An exotic moth species known as mango shoot looper (MSL) has been officially detected in the Northern Territory.
The Department of Industry, Tourism and Trade increased surveillance for the plant pest Perixera cf. illepidaria following detections in Queensland last year.
MSL was detected on vegetation in an orchard in the Darwin Rural Area in March 2022 and confirmed after DNA sequencing in early April.
MSL is similar to 5 other species of loopers that are found on mangoes in the Territory.
Mango shoot looper is an invasive pest from Asia which is a threat to the commercial mango industry, as well as backyard growers and hobbyists.
Territory-grown mangoes are still safe to eat.
Growers, nurseries and travellers are urged to be on the lookout for signs of this exotic pest to help limit its spread:
The adult moths can fly in localised areas from tree to tree and are attracted to lights on caravans and vehicles. Their spread may be enhanced by strong winds. Female moths are pinkish in colour and the males are very pale brown or pinkish fawn. Males and females have three rows of brown patterns on the wings the last two having dark brown spots interspersed along the length. Their wingspan is about 20mm across.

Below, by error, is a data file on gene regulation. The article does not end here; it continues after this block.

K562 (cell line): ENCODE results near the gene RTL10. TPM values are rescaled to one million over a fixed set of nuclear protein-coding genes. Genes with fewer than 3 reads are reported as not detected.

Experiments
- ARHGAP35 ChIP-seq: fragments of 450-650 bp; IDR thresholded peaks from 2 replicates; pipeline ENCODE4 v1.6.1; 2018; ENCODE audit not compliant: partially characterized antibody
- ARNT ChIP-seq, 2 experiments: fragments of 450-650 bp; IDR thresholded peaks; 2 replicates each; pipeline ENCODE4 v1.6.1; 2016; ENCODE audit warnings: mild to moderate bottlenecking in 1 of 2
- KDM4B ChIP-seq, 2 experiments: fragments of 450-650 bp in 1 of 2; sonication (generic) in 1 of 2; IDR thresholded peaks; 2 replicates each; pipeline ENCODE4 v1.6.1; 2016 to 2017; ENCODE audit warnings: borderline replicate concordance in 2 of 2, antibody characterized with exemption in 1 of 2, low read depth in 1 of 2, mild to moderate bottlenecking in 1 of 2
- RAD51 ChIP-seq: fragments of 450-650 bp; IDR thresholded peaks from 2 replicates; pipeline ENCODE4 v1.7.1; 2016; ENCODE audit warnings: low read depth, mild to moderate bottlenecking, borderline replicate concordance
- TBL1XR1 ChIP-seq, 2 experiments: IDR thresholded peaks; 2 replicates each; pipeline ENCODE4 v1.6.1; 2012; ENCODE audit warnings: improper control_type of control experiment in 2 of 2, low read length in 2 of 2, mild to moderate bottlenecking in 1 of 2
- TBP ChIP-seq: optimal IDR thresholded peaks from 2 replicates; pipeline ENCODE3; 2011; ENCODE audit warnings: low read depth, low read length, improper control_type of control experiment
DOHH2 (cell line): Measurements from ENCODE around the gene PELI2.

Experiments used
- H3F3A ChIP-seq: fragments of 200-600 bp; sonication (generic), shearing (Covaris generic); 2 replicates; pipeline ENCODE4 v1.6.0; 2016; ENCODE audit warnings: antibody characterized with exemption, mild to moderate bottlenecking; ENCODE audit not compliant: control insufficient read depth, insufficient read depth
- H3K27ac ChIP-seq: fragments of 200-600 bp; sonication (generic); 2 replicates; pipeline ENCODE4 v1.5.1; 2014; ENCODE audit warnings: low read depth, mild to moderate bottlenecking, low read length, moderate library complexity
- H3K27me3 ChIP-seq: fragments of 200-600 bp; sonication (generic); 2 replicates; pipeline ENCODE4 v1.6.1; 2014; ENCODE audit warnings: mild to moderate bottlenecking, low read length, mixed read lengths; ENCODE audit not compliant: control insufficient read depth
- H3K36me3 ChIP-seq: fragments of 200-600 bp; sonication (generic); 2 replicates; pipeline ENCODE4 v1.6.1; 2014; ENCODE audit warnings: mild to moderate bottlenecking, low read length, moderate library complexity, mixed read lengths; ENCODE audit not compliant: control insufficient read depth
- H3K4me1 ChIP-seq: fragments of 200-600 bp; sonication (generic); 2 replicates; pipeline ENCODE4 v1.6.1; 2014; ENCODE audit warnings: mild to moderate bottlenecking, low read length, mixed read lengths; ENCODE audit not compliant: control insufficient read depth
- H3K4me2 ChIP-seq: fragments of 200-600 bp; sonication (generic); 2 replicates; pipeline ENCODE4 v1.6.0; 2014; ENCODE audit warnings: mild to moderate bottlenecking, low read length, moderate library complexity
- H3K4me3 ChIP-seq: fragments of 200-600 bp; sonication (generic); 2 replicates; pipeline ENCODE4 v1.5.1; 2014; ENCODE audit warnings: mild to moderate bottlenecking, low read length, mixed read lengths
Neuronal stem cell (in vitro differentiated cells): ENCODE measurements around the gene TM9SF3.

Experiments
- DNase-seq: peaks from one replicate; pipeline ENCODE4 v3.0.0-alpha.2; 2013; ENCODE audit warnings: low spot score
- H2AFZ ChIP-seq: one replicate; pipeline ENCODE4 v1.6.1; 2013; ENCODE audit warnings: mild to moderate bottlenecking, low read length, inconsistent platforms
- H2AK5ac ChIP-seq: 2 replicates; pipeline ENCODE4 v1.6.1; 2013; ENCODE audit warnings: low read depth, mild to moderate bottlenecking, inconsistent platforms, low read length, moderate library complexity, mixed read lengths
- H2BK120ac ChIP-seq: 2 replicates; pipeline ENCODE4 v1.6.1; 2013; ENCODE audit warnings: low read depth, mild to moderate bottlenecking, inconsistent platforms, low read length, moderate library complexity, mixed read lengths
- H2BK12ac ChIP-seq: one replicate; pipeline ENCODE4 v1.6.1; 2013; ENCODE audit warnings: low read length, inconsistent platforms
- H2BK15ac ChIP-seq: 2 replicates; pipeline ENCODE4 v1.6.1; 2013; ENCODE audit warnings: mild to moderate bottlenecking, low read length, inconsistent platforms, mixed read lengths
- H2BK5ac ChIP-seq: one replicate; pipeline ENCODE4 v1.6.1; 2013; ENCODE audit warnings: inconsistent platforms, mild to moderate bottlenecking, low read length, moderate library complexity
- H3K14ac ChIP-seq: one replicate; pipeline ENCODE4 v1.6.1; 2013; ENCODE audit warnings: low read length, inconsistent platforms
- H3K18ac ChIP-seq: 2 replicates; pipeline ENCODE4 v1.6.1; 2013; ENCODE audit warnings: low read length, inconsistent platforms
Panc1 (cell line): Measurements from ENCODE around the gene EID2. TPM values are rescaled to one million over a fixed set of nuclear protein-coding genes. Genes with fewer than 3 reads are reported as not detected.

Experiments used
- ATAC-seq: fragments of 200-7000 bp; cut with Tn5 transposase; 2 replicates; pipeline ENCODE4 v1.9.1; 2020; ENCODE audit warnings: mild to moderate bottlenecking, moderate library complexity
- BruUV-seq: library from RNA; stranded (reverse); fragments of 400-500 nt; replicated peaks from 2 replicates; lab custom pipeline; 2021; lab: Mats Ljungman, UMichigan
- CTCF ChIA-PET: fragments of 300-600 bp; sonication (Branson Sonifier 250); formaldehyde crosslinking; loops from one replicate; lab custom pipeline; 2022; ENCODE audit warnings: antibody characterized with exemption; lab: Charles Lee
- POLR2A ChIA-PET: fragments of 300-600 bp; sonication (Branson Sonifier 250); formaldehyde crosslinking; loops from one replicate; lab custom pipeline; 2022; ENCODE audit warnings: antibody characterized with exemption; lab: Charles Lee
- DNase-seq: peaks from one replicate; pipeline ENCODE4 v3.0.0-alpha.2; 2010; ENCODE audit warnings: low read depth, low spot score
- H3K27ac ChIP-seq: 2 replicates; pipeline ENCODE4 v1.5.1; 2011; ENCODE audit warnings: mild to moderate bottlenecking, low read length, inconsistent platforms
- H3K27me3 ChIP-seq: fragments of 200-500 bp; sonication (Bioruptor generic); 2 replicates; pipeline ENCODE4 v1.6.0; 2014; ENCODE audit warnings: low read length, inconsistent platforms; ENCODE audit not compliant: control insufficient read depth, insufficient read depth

The caterpillars or larvae can vary in colour from yellow, brown to black with a mottled “tiger” patterned appearance. They move onto the leaves to feed and can grow up to 22mm in length. Larvae move in a “looping” fashion and can move to undamaged areas in trees by suspending themselves on silken threads and dropping between branches.
The pupae are up to 9mm and have a distinctive elongated triangular appearance, starting off green before turning brown as they mature. They are likely to be found in old spider webs as well as on the leaves.
MSL may also be spread by human-assisted movement of infested plant material.
The department is working with other government agencies and peak industry bodies to provide growers with information on management strategies for the current mango season.
MSL is an emergency plant pest. If you suspect an infestation, you must report it. You can do this by phoning the Exotic Plant Pest Hotline on 1800 084 881.